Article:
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Commentary: Exercise can fast-track your workplace well-being – here’s why and how

Practising kind self-talk, which people often do when they exercise, can enable a more positive response to previously unbeatable workplace challenges, says one observer.

Commentary: Exercise can fast-track your workplace well-being – here’s why and how

A woman exercising. (Photo: Unsplash/Bruce Mars)

BANGOR: Exercise has been found to reduce stress, increase positive mood, decrease anxiety and alleviate depression. But you may not know that the emotional well-being associated with exercise is also linked to key attributes that can help us while we work.

One of the most established of well-being frameworks states that of the many ways to experience happiness, five areas are most important: Positive emotions, mental engagement, strong relationships, meaning in life and accomplishing goals.

At face value, achieving all five may seem a colossal task. But many activities from tennis to triathlons, squash to swimming, can help us clinch all five at once.

Evidence suggests that, as a result, we are more likely to avoid job burnout, sleep more easily and be more engaged at work.


The “runner’s high” is at the peak of positive emotion. While this euphoric feeling is most typically linked to pounding the pavements, it can be experienced via any activity which works both muscles and heart.

The high comes from endorphins – the body’s natural painkiller – being made available in the areas of the brain which process mood and emotion.

Understood as an evolutionary advantage, the high enables us to keep moving even when our muscles are tired, and even a short burst of this positive feeling can help us feel more energised.

So next time you’re feeling low, try squeezing in some physical activity around work. It could give you a morning boost or stave off the post-lunch crash.

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Being in the zone is no easy task in a distracting workplace. Scientifically known as “flow”, this engagement level is the optimal amount of challenge required for personal growth.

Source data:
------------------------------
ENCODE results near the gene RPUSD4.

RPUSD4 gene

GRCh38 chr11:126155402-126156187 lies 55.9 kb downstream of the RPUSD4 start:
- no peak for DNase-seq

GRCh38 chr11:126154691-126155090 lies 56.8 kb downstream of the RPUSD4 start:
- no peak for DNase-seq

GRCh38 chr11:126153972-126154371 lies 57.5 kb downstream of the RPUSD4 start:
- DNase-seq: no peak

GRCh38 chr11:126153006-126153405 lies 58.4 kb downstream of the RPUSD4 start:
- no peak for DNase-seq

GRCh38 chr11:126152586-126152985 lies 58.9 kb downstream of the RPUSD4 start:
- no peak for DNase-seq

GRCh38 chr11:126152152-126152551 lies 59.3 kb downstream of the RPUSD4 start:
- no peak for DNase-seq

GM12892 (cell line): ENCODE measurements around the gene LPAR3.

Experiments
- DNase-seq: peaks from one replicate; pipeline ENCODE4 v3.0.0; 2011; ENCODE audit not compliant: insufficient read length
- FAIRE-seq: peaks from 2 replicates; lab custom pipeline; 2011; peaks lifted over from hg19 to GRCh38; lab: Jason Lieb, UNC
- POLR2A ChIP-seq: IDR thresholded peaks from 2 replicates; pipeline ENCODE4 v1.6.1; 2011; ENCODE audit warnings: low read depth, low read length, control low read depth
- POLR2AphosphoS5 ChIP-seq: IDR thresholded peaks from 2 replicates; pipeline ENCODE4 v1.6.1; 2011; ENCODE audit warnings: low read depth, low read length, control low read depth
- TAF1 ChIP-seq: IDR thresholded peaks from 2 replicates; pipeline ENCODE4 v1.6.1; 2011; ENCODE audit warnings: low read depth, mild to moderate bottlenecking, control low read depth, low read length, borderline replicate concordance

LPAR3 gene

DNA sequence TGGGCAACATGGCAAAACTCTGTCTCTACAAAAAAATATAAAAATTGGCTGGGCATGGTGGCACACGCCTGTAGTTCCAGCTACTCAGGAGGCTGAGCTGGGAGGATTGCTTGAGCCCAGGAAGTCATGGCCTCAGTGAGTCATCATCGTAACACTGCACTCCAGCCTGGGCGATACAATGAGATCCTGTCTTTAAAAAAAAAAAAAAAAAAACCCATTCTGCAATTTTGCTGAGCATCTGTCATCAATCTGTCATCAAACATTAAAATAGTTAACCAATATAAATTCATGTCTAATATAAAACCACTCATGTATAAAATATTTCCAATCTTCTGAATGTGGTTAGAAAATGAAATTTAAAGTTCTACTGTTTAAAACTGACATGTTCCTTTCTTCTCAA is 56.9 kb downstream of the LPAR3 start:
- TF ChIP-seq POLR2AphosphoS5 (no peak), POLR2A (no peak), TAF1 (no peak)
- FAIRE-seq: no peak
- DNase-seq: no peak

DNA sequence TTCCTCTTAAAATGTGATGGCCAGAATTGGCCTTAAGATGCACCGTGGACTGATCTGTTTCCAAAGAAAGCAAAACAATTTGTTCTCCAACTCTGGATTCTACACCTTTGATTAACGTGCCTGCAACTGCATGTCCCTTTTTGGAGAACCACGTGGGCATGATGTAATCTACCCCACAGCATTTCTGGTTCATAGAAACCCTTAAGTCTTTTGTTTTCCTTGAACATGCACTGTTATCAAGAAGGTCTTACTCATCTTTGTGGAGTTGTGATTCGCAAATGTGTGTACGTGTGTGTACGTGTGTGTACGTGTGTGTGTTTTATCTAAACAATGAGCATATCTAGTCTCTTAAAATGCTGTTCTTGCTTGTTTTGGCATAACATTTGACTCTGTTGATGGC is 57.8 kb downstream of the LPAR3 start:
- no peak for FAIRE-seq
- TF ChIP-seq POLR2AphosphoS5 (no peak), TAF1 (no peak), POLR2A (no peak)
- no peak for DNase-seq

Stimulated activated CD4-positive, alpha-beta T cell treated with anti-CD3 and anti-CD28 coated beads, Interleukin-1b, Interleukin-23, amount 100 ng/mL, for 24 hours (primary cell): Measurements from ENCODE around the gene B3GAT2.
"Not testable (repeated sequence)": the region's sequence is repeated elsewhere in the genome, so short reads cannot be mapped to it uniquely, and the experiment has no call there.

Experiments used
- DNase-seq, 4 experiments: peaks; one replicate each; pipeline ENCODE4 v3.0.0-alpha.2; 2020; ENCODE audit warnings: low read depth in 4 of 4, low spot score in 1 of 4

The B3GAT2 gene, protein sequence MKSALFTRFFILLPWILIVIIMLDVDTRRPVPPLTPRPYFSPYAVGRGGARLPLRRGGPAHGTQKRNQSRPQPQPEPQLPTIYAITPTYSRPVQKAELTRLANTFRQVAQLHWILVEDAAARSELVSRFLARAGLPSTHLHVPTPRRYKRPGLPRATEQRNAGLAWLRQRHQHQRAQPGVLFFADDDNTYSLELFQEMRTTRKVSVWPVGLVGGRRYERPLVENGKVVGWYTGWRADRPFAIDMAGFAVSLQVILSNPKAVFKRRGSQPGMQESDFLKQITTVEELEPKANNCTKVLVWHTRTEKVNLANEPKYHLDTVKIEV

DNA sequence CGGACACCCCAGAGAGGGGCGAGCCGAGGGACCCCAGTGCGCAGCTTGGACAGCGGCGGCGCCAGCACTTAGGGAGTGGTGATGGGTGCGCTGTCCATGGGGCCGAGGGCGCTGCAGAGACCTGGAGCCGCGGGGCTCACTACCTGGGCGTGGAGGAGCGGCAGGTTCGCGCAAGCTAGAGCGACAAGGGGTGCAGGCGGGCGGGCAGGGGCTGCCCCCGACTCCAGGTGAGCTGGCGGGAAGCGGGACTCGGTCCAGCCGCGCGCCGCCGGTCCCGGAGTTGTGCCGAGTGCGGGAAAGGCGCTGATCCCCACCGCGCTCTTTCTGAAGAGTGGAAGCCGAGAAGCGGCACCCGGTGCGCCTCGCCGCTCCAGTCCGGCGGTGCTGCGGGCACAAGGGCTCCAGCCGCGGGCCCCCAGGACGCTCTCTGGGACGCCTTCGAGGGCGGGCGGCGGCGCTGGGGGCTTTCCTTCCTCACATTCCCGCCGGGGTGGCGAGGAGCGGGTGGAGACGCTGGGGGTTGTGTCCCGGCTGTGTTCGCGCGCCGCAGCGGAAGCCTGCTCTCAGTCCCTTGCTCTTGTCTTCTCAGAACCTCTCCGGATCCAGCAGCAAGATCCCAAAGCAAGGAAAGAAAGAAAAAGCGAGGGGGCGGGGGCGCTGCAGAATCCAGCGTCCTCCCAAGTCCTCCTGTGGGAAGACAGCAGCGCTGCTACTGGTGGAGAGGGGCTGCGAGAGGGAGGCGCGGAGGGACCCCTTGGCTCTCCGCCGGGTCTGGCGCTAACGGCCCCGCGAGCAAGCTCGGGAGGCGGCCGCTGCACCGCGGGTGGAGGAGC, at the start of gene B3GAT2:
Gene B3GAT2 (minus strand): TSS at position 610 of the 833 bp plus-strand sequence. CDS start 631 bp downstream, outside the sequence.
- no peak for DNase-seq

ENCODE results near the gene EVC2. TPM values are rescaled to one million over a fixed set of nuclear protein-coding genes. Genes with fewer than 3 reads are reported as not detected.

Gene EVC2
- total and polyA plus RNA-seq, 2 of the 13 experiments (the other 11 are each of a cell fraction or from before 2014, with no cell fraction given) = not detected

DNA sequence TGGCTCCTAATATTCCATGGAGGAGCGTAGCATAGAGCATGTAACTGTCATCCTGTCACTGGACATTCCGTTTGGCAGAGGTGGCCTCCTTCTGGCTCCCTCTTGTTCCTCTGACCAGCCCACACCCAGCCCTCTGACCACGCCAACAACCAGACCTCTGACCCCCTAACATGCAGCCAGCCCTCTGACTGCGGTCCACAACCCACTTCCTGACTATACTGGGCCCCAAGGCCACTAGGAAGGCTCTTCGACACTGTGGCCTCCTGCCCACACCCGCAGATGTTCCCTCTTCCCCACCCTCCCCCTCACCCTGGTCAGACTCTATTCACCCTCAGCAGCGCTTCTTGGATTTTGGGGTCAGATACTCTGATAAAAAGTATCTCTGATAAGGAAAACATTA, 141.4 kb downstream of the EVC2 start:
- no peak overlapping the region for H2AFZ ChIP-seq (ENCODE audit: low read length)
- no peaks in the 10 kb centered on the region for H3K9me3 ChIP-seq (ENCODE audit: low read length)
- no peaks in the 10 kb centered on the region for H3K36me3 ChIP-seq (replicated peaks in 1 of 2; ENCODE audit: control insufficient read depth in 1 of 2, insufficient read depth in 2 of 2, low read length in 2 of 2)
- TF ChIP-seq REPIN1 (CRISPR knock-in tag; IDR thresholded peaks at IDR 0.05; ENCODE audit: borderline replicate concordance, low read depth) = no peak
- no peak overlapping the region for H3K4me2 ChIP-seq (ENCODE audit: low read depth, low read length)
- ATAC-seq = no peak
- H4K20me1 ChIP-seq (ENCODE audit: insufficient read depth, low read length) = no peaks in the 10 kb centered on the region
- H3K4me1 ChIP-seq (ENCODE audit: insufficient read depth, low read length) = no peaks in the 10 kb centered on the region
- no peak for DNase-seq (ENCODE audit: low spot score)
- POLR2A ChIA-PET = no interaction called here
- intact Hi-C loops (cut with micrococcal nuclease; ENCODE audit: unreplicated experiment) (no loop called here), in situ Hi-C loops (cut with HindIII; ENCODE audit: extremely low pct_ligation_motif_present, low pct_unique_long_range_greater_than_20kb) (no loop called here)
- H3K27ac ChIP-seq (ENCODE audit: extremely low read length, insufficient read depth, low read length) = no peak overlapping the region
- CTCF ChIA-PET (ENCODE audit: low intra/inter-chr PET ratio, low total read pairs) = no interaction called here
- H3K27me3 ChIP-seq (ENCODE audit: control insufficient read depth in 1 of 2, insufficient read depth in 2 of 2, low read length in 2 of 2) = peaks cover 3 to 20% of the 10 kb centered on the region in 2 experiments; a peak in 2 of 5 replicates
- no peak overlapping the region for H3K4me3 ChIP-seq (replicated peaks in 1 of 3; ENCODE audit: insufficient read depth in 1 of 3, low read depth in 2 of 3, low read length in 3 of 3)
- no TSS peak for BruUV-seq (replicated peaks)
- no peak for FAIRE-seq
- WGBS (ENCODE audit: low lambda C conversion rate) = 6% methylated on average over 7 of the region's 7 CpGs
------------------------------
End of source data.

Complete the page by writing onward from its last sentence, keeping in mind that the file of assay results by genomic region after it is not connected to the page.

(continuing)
The Goldilocks of arousal, flow occurs when a task is sufficiently difficult to avoid boredom, but not so hard that we become overwhelmed.

The flow experience is associated with decreased activity in the posterior cingulate cortex – an area of the brain responsible for our sense of self. So flow literally allows us to lose ourselves in the moment.

Physical activities which provide a just-manageable challenge are great for getting into flow. Even better are water-based sports which prevent the use of distracting technology, like sailing, swimming or rowing.

Detaching from work in this way gives us time to recharge, meaning we can return with maximum productivity.


While competitive sport can seem cut-throat, the shared pain of limit-busting events can stimulate compassion, and the more we suffer personally, the better we empathise with others. This not only strengthens our social skills, but also manifests in directing greater kindness to ourselves.

Research indicates that self-compassion is a more effective strategy than self-criticism when we face difficulty. So, practising kind self-talk during sport can enable a more positive response to previously unbeatable workplace challenges.

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A philosophically foggy concept, meaning in life has been scientifically pinned down as having three components: Purpose (core goals and aspirations), significance (impact beyond the trivial and immediate), and coherence (understanding own values and life story).

Meaning in life can provide a stable foundation when we face adversity, and helps us to make sense of troubling events. Importantly, some studies have found that a stronger sense of purpose is associated with moving more.

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The value of feeling competent and successful is well known, but greater attention has recently been devoted to the manner in which we interpret success. Research into growth and fixed mindsets suggests that whether we believe ability can change (growth) or not (fixed) is central to our well-being.

Those with a growth mindset are more likely to work on developing their skills, embrace feedback as an opportunity to learn, and use setbacks to adapt and thrive. On the other hand, those with a fixed mindset fear failure, take feedback personally, and are discouraged by bumps in the road.

But this can change. Researchers have found that a person’s mindset can be influenced by something as simple as greater self-awareness.

All kinds of physical activities can objectively show us we can achieve goals that at first seemed out of reach. You might think that you’ll never be able to lift a certain weight, for example, but persist, and you will see how strong – both mentally and physically – you truly are.

You don’t need to be super fit, or even a regular gym-goer to benefit from the well-being perks that come with exercise. Getting active a few times a week can be enough to not only transform your physical fitness, but also boost your mood and performance, in and outside of work.

Rhi Willmot is a researcher in behavioural and positive psychology at Bangor University. This commentary first appeared in The Conversation. Read it here.

Source: CNA/sl


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